The Center for Food Security & Public Health (CFSPH) at Iowa State University announced that its "Emerging & Exotic Diseases of Animals" (EEDA) online course will be offered for continuing education (CE) beginning July 31.
CFSPH said the course covers the causes and consequences of foreign animal diseases (FAD), how FADs are transmitted and introduced, the entities involved in a response to a FAD outbreak, what to do if a FAD is suspected, how veterinarians can be involved in a FAD response and effective communication strategies.
In addition to veterinarians, the course is suitable for veterinary technicians or other individuals interested in high-consequence animal diseases and the response to those diseases, the center said.
EEDA components make up the U.S. Department of Agriculture-Animal & Plant Health Inspection Service's initial accreditation training and are used at all U.S. veterinary schools. The course is an excellent refresher for veterinarians and veterinary technicians, animal health industry employees and government officials interested in high consequence animal diseases and the response to them, CFSPH said.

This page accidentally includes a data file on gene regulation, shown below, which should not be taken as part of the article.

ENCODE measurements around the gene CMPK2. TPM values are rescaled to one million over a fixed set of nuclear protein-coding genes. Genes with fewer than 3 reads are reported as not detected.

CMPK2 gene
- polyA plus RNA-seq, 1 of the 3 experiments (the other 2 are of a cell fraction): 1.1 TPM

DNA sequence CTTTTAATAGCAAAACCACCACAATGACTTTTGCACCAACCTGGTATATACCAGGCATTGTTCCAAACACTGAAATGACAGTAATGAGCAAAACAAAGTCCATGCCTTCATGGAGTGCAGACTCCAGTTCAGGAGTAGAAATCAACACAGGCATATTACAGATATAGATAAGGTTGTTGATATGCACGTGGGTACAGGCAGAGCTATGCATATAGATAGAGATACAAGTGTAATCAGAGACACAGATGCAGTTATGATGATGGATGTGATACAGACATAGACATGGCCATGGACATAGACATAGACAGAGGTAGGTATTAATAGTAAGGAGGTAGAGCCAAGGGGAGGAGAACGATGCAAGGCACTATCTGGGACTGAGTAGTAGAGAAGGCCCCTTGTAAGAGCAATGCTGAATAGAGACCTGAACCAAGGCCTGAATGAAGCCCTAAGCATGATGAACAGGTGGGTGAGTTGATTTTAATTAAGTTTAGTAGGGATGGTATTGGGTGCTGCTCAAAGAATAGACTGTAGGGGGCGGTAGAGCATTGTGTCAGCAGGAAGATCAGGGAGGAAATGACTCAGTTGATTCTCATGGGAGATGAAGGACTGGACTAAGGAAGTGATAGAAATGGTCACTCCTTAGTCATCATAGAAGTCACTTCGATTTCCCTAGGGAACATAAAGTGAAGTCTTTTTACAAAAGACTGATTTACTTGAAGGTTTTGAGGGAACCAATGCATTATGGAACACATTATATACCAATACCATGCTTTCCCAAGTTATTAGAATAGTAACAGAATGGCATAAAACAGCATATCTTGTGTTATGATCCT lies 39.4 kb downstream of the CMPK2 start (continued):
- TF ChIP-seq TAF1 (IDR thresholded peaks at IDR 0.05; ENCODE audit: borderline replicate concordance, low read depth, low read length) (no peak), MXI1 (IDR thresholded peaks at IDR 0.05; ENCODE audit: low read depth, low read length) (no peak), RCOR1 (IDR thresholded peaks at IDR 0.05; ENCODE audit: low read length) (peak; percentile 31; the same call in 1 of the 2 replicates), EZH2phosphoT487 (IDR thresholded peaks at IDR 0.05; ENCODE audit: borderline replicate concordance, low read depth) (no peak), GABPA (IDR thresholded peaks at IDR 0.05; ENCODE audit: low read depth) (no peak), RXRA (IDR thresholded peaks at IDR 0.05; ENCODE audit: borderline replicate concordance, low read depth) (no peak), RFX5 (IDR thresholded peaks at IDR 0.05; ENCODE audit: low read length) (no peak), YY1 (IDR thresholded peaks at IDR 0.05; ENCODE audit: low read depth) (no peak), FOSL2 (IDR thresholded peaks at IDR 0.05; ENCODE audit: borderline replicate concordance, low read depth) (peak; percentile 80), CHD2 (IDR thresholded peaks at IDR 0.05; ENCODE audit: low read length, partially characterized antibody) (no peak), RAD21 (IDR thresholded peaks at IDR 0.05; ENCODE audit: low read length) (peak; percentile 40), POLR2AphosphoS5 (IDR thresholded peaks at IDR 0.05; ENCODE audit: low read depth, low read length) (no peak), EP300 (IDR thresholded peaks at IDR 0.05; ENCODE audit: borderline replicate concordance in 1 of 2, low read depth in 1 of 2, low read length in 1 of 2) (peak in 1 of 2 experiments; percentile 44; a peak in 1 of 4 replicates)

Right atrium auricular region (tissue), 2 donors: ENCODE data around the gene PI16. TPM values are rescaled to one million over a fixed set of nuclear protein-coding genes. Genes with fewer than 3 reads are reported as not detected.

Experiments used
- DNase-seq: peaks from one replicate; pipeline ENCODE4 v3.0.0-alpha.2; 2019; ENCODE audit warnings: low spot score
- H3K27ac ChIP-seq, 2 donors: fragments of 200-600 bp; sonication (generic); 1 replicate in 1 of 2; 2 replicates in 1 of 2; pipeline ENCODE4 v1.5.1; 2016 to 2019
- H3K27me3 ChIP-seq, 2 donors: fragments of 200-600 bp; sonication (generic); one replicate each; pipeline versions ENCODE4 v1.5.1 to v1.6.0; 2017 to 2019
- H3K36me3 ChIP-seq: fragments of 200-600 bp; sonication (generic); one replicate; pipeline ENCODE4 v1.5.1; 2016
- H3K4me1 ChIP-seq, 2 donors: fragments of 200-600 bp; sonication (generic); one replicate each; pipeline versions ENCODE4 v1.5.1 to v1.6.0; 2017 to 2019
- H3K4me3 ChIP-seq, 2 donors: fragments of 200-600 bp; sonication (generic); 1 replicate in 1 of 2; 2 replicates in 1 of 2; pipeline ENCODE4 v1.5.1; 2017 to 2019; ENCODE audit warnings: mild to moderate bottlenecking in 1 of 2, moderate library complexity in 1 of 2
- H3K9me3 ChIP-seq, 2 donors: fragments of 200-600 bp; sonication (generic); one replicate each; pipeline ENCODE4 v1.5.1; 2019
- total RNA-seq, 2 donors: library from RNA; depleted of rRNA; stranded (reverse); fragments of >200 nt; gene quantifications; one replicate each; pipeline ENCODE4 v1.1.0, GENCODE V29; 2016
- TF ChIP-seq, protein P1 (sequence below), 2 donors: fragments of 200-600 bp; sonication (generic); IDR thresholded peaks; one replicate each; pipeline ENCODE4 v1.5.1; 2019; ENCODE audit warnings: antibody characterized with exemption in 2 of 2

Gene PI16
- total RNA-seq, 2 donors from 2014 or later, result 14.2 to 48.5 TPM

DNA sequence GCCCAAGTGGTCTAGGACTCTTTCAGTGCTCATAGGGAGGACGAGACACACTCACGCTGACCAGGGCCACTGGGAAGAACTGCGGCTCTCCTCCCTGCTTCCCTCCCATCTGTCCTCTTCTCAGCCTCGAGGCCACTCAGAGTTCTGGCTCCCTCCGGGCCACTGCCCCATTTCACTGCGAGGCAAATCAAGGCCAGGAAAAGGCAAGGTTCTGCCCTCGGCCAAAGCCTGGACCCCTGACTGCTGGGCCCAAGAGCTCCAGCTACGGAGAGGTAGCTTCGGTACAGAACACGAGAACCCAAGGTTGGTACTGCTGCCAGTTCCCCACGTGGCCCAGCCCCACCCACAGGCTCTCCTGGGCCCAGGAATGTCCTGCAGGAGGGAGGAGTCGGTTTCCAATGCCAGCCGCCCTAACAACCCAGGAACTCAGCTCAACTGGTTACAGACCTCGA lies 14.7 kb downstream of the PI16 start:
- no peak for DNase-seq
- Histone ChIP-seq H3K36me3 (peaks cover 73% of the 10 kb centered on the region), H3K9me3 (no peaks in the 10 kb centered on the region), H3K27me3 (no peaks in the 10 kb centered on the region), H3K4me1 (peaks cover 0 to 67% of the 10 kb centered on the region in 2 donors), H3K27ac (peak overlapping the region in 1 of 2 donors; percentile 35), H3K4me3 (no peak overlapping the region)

A recommended weekly schedule is provided, but participants can work at their own pace and complete the assignments based on their schedules. The course will remain open through Oct. 30.
CFSPH said the cost to take the course is $250. Participants can earn up to 46 credits of CE through RACE (Registry of Approved Continuing Education of the American Association of Veterinary State Boards) for veterinarians or veterinary technicians. A CE certificate is issued for each week of completed work (seven to eight CE units per week, up to 46 for the entire course). Participants receive the Transboundary & Emerging Diseases of Animals textbook, a $75 value (if outside the U.S. additional fees apply to cover shipping costs).
More information and registration is available at eedacourse.org.